Thanksgiving Turkey--Fresh or Frozen?
- kaleokahu Nov 8, 2013 11:35 AM
Just polling the jury here... Two years ago, I sprung for a fresh bird for T-day ($100 out the door). It turned out fine, delicious actually, but no one at our table claimed it to be any better (or even different) than the previously-frozen birds that go for <1/4 of the price. From my perspective, I feel like I spent >$75 extra dollars for no reason.
Anyone want to weigh in?
I agree. I've probably roasted a couple of dozen turkeys over the years. The only serious fail I've had was a fresh bird from the local turkey farm (whose chicken and capon I love).
In retrospect, I think it was TOO fresh. Though the meat was cooked to the right temp, it was chewy. The exterior of the skin was as brown as I aim for, but turns out, it was thicker than that of supermarket turkeys and as such, the underside didn't render enough, so the skin's overall mouthfeel was flabby.
The "pre-basted" birds, which have been injected with salt and are therefore similar in taste to kosher birds, are quite good. You did get $75 worth of feeling virtuous, though! ;-)
I just put in the reserve order at Sprout's for my fresh turkey.
I don't, however, see a difference in the taste. For me, fresh is about the convenience: I don't have to worry about it being rock-hard frozen inside, and I don't have to give it 'fridge space for days and days and days before Thanksgiving (I'll pick up my Sprout's bird on Wednesday morning).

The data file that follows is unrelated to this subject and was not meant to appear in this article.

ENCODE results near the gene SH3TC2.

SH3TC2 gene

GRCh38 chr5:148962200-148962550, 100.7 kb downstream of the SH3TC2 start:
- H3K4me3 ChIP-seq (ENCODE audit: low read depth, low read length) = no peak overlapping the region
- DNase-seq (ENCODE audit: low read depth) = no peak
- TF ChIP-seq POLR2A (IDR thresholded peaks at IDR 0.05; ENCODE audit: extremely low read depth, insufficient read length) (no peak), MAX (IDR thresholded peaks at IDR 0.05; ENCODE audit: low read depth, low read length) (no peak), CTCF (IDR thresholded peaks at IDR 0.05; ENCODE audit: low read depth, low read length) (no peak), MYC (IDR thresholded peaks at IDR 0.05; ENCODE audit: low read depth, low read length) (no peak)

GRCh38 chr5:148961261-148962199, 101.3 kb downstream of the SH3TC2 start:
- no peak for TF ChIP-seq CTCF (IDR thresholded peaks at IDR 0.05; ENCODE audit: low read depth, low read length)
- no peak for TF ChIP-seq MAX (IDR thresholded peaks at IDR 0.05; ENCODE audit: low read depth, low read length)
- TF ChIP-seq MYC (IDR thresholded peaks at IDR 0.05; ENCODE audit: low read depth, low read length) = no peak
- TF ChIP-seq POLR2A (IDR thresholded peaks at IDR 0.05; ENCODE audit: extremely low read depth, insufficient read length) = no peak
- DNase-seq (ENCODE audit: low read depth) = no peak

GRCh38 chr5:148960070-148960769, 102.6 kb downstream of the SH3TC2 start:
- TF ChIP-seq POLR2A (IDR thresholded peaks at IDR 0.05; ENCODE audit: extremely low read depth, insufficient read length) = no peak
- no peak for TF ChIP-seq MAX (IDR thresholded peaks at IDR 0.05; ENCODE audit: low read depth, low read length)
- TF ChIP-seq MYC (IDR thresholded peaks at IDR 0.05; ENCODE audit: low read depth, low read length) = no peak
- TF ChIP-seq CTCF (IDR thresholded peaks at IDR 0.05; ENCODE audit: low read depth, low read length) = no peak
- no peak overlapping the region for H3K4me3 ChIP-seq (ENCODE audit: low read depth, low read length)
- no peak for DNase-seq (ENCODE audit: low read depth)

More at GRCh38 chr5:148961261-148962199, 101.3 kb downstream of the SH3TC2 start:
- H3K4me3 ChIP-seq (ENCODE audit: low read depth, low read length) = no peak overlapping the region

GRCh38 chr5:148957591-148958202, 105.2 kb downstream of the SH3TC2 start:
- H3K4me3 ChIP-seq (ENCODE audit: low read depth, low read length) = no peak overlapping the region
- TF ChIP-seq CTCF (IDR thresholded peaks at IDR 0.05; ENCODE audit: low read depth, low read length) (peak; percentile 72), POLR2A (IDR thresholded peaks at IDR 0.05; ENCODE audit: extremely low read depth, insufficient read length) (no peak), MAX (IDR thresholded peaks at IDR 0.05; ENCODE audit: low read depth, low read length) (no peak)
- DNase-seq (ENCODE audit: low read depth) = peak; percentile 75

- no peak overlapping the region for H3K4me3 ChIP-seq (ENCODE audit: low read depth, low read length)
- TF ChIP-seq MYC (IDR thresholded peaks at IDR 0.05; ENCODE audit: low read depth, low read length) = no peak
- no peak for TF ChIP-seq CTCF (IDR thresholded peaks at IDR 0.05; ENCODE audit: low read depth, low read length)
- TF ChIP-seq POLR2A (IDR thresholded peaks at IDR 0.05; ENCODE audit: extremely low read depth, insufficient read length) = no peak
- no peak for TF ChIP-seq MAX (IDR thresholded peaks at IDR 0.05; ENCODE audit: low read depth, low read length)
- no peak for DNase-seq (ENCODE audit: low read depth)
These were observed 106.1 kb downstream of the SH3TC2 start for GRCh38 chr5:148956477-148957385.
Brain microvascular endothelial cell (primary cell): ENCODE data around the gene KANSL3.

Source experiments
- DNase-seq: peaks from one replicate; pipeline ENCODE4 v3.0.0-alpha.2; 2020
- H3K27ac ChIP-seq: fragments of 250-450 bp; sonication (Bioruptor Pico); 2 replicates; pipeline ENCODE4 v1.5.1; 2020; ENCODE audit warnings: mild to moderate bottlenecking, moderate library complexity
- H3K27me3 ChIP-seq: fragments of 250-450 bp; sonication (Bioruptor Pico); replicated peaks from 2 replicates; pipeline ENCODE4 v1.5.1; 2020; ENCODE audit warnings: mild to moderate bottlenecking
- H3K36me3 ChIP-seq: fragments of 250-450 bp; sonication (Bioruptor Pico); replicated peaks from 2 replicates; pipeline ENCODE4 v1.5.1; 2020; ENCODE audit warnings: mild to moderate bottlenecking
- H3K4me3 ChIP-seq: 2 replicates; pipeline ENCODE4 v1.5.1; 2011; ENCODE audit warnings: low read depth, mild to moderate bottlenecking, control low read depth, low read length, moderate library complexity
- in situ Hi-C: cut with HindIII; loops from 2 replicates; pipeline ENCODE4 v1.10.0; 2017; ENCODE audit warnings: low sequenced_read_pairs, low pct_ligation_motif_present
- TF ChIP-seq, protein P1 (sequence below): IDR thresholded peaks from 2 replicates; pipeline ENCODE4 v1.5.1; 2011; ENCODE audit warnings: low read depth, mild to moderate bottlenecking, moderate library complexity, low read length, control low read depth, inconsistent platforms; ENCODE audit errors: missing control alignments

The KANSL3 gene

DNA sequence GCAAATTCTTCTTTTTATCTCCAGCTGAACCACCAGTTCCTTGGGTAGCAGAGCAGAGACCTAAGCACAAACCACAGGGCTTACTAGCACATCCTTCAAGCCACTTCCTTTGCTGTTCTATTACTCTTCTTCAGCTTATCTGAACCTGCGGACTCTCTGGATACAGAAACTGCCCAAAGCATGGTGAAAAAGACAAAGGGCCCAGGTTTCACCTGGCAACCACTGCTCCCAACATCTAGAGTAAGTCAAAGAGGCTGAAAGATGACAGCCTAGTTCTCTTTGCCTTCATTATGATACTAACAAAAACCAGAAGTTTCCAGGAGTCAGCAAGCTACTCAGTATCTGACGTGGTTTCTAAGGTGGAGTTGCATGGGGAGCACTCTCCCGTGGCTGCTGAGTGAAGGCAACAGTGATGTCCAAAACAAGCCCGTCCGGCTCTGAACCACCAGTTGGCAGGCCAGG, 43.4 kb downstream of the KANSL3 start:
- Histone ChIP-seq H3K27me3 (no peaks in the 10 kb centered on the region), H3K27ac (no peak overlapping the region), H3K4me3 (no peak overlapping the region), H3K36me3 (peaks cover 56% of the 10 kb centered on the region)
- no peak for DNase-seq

Just once I paid the crazy price for an organic bird and once for a kosher bird, and we could not tell any difference at all in taste.
I've done both. But the $$ difference is a lot and nobody can tell the difference. So, I'm back to the frozen bird and I don't feel guilty about it one bit. I always do a 16+ lb bird (usually about 18) even if it just the two of us. OMG - I love my leftovers and freeze my excess. Thank you FoodSaver!
I always use fresh. Usually a Bell and Evans.
But the USDA guidelines for fresh include holding at 30 degrees. Which renders the outside pretty hard and frozen.
I will never ever use a crappy factory farmed turkey. Fresh or frozen.
A totally frozen turkey requires too much maintainence
Over the years I have sanctimoniously pulled pin feathers from a kosher turkey, paid out the ass for a fresh one, suffered through eating a tough and gamy "heritage bird," and I am done with that crap. Mr. Grocery Store Turkey is waiting in the freezer. Tastes just as good, easy to cook, and since the meal takes less than 10 minutes for friends and family to hoover after I cook all frigging morning it's one more thing off a long list.
I have a local "backyard farmer" who raises his birds on barley, oats, etc. (no corn) and as they reach a certain size they are pastured, processes them when you want them slaughtered. His birds are Broad Breasted Bronze. Very tasty!!